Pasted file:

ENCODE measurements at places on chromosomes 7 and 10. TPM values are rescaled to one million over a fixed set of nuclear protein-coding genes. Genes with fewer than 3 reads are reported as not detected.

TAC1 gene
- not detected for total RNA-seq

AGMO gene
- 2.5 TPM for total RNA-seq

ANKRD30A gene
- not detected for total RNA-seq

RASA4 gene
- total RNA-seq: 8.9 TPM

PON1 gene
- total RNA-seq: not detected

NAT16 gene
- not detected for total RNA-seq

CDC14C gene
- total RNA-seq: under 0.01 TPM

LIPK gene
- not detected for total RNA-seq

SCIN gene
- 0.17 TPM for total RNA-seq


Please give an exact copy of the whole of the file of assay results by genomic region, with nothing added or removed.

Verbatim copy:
ENCODE measurements at places on chromosomes 7 and 10. TPM values are rescaled to one million over a fixed set of nuclear protein-coding genes. Genes with fewer than 3 reads are reported as not detected.

TAC1 gene
- not detected for total RNA-seq

AGMO gene
- 2.5 TPM for total RNA-seq

ANKRD30A gene
- not detected for total RNA-seq

RASA4 gene
- total RNA-seq: 8.9 TPM

PON1 gene
- total RNA-seq: not detected

NAT16 gene
- not detected for total RNA-seq

CDC14C gene
- total RNA-seq: under 0.01 TPM

LIPK gene
- not detected for total RNA-seq

SCIN gene
- 0.17 TPM for total RNA-seq